In the present study, there was a complete lack of autologous MLR between responding T cells or T subsets and unirradiated or irradiated leukemic B cells or monocytes in all 20 patients with CLL, regardless of disease status, stage, phenotype, or karyotype of the disease. The stimulating capacity of unirradiated CLL B cells and CLL monocytes or irradiated CLL B cells was significantly depressed as compared to that of respective normal B cells and monocytes in allogeneic MLR. The responding capacity of CLL T cells was also variably lower than that of normal T cells against unirradiated or irradiated normal allogeneic B cells and monocytes. The depressed allogeneic MLR between CLL B cells or CLL monocytes and normal T cells described in the present study could be explained on the basis of a defect in the stimulating antigens of leukemic B cells or monocytes. The decreased allogeneic MLR of CLL T cells might simply be explained by a defect in the responsiveness of T lymphocytes from patients with CLL. However, these speculations do not adequately explain the complete lack of autologous MLR in these patients. When irradiated CLL B cells or irradiated CLL T cells were cocultured with normal T cells and irradiated normal B cells, it was found that there was no suppressor cell activity of CLL B cells or CLL T cells on normal autologous MLR. Our data suggest that the absence or dysfunction of autoreactive T cells within the Tnon-gamma subset account for the lack of autologous MLR in patients with CLL. The possible significance of the autologous MLR, its relationship to in vivo immunoregulatory mechanisms, and the possible role of breakdown of autoimmunoregulation in the oncogenic process of certain lymphoproliferative and autoimmune diseases in man are discussed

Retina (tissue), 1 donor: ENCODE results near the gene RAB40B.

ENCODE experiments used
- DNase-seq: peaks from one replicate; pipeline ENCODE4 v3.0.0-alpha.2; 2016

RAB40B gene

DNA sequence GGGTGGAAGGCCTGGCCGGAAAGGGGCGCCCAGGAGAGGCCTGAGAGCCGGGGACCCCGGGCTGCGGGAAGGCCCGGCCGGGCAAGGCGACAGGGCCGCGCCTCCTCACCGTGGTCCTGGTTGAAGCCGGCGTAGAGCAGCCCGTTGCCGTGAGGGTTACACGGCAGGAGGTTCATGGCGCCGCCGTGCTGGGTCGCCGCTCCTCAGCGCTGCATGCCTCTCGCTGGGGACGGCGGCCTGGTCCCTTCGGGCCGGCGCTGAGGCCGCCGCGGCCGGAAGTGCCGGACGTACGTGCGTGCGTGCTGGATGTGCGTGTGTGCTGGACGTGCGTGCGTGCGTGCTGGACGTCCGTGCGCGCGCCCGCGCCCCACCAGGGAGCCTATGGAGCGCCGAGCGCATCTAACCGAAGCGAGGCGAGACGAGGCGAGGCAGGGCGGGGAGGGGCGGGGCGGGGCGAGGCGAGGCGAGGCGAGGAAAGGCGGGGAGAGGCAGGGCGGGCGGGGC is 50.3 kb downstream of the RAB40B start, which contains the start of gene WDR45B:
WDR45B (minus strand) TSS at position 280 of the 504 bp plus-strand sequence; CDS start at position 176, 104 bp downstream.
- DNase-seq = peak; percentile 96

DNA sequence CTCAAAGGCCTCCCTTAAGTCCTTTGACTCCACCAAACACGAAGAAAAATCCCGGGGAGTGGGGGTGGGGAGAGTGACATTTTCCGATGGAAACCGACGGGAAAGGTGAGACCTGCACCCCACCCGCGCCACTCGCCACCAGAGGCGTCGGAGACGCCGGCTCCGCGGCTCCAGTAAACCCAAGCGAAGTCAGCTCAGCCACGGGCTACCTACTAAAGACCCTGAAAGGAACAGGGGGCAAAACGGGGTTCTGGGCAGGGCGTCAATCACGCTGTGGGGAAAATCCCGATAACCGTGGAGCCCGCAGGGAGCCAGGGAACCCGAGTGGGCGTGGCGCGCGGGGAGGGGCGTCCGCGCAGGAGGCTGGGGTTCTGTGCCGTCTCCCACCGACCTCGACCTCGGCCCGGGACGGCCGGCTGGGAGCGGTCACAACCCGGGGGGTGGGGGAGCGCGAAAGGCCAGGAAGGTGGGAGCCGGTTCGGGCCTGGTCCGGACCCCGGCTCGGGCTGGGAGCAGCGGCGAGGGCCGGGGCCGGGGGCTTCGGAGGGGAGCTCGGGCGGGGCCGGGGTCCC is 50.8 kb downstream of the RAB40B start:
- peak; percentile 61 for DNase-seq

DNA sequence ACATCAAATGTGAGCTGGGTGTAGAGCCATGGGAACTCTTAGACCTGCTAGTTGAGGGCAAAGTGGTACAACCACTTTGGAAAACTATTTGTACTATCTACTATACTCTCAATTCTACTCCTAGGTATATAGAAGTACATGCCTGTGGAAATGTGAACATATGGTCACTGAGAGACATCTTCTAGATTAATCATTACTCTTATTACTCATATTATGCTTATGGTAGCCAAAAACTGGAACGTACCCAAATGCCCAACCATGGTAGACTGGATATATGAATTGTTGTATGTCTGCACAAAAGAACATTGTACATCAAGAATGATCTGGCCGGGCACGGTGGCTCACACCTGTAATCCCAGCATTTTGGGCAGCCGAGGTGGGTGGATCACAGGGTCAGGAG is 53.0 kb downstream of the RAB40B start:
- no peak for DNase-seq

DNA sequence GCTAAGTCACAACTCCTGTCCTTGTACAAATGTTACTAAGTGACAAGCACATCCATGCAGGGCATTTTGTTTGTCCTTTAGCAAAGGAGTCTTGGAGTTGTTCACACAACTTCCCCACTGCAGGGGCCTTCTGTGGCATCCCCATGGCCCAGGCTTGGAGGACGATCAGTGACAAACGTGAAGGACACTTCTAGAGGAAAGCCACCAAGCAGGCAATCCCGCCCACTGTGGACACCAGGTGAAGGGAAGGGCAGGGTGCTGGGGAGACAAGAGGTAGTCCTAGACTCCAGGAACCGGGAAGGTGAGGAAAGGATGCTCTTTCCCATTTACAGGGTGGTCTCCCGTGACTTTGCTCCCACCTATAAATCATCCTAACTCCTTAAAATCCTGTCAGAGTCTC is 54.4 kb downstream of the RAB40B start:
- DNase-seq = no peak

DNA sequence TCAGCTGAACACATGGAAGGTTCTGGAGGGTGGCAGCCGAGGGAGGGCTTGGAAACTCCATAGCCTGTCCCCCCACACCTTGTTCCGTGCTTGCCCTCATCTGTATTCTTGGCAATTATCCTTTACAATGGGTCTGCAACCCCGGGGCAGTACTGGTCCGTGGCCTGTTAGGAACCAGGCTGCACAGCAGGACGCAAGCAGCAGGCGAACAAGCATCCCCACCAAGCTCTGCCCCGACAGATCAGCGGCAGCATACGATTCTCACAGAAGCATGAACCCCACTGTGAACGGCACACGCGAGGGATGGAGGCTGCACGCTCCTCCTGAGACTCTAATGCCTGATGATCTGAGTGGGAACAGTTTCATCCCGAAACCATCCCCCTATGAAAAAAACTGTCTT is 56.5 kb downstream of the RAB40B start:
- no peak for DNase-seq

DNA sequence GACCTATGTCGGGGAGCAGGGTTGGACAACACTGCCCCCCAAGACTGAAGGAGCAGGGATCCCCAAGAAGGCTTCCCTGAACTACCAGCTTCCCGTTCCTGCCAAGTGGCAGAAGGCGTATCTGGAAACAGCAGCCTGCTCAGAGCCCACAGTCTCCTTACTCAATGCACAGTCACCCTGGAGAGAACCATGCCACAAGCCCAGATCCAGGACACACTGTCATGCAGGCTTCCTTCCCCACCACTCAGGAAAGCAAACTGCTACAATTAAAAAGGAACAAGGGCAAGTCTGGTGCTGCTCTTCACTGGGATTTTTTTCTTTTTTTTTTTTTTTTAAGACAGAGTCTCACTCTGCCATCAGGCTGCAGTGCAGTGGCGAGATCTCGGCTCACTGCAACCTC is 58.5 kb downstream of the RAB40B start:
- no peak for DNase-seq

7. Karyotype analysis in Chaerophyllum cicutaria Vill. with special emphasis on satellited chromosomes

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    Włodzimierz Chojnacki

    2014-01-01

    Full Text Available Karyological studies were carried out on plants of Chaerophyllum cicutaria (Umbelliferae, which came from both lowland and montane natural populations. The chromosome number in all the examined plants was 2n = 22 and their karyotypes, though similar in general, showed some minute but distinct differences. There was` a single pair of SAT chromosomes in the chromosome complement. They had compound satellites divided into two or three segments. Seven morphological types of SAT chromosomes differing in number and size of satellite segments were distinguished. With respect to SAT chromosome morphology, the species showed both intra- and interpopulational karyological variation.

  8. Bio-metric study of pig karyotype; Etude biometrique du caryotype du porc

    Energy Technology Data Exchange (ETDEWEB)

    Haag, J.; Lacourly, N.; Nizza, P. [Commissariat a l' Energie Atomique, Saclay (France). Centre d' Etudes Nucleaires

    1969-07-01

    This study has a twofold purpose, the former is to determine the swine karyotype as accurately as possible, the latter is to try and develop a method of automatic classification and to show its possibilities and limits. (authors) [French] Cette etude a un double objet: d'une part, de definir de la facon aussi precise que possible le caryotype du porc et d'autre part, de tenter une methode de classification automatique et d'en montrer les possibilites ainsi que les limites. (auteurs)

  9. Karyotype diversity and chromosomal organization of repetitive DNA in Tityus obscurus (Scorpiones, Buthidae).

    Science.gov (United States)

    Almeida, Bruno Rafael Ribeiro de; Milhomem-Paixão, Susana Suely Rodrigues; Noronha, Renata Coelho Rodrigues; Nagamachi, Cleusa Yoshiko; Costa, Marlyson Jeremias Rodrigues da; Pardal, Pedro Pereira de Oliveira; Coelho, Johne Souza; Pieczarka, Julio Cesar

    2017-04-17